The UK has joined efforts to prevent foreign aid from being used to build coal-fired power stations in poor countries.
Under the initiative, the UK will join the United States in voting against any proposals by multilateral development banks (MDBs) to fund such projects and seeking sufficient support from other countries to ensure they are blocked.
The only exception will be cases where there was a "compelling" poverty-reduction case in the very poorest states, no economically-feasible alternative was available and there was a credible plan to move to greener energy.
Energy Secretary Ed Davey said it made no sense to help create highly-polluting facilities overseas while cutting carbon emissions at home and, while there has been no direct UK funding of foreign coal-fired power stations since 2002, taxpayers' money has continued to be used to fund more polluting energy plants via MDBs.
Davey made the announcement at the latest round of international climate change talks in Warsaw, Poland, saying: "It is completely illogical for countries like the UK and the US to be decarbonising our own energy sectors while paying for coal-fired power plants to be built in other countries.
"It undermines global efforts to prevent dangerous climate change and stores up a future financial time bomb for those countries who would have to undo their reliance on coal-fired generation in the decades ahead, as we are having to do today.
"Like the US, the UK recognises that there will be exceptions. We need to take account of new technologies such as carbon capture storage and the very poorest countries where there are no alternatives. But many developing countries will soon find solar and similar energy technologies will become cheaper not just cleaner".
US president Barack Obama included an end to Washington's support for public financing of new coal plants in the world's poorest countries in his climate action plan announced earlier this year.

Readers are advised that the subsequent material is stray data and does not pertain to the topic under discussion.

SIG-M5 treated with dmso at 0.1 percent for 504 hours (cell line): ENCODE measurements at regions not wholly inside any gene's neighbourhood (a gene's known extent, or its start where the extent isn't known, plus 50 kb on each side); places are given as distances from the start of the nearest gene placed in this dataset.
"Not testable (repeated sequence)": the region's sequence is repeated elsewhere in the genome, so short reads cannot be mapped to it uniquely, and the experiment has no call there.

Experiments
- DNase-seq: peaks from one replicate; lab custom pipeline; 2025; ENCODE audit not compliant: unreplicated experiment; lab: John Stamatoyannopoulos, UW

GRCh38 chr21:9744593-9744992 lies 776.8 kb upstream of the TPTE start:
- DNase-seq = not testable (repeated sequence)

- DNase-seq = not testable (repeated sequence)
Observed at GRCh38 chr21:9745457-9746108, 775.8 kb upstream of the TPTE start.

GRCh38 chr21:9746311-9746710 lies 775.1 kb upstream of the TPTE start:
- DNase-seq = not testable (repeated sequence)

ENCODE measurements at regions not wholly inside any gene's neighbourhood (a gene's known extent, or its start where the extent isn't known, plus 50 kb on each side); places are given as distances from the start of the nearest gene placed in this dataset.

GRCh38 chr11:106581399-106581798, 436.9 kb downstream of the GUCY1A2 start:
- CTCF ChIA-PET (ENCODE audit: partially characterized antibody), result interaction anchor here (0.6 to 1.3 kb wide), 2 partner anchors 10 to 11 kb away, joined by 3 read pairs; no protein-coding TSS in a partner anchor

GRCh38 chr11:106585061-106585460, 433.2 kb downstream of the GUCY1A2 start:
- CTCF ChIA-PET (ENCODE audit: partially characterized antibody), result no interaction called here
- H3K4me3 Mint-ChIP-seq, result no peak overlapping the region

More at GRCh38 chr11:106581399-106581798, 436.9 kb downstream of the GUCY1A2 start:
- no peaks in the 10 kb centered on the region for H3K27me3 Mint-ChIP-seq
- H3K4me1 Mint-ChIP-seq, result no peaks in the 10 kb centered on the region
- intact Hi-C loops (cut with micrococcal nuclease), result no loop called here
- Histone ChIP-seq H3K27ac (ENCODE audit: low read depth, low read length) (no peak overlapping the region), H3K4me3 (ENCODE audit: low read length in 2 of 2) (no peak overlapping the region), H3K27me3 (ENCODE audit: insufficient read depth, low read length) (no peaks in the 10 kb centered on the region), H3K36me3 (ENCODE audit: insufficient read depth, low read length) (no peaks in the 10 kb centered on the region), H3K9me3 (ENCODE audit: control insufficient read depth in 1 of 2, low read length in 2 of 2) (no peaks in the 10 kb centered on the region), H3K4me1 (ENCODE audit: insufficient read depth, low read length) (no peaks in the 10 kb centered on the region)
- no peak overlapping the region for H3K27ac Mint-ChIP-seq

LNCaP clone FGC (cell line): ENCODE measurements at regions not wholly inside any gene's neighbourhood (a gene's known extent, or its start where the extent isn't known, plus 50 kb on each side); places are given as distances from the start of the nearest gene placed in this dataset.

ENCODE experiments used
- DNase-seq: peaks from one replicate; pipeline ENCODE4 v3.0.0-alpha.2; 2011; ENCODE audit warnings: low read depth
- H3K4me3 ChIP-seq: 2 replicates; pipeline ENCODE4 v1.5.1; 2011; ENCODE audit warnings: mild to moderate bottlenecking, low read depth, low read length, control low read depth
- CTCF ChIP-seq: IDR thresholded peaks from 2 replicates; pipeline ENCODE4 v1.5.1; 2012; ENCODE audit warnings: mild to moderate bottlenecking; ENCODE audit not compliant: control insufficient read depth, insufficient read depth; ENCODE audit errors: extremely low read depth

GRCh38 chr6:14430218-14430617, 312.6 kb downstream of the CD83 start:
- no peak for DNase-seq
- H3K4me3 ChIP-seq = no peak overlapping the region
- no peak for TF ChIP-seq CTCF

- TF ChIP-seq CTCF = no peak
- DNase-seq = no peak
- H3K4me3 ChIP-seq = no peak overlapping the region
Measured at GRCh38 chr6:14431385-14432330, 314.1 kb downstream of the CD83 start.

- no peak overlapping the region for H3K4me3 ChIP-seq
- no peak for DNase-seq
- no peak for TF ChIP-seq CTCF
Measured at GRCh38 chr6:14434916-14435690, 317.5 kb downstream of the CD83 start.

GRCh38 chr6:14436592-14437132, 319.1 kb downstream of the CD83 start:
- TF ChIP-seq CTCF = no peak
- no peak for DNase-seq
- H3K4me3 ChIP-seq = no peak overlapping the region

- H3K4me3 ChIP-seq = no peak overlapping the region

The World Bank has agreed to halt funding in all but "rare circumstances", the European Investment Bank has introduced tougher emissions standards and Denmark, Finland, Iceland, Norway and Sweden signed a joint declaration with the US in September.
And on Monday, UN climate chief Christiana Figueres told a coal summit on the side-lines of the Warsaw conference that the industry had to change "rapidly and dramatically" to limit high pollution and carbon emissions.
She urged the industry to "leave most existing reserves in the ground", to shut inefficient plants and to speed development of carbon capture and storage technology CCS, which has so far proved too costly for wide use.
The World Coal Association (WCA), co-hosting the conference with the Polish government, says the world cannot abandon coal, which generates about 41 per cent of world electricity and is likely to overtake oil as the main source of energy by 2020.
Worldwide, there are plans for almost 1,200 coal-fired power plants to be built, according to the World Resources Institute think-tank.
US climate envoy Todd Stern said broad coal use was "not going to change overnight", adding: "The most important technology which can provide a longer-range future for coal in a low-carbon world is CCS.”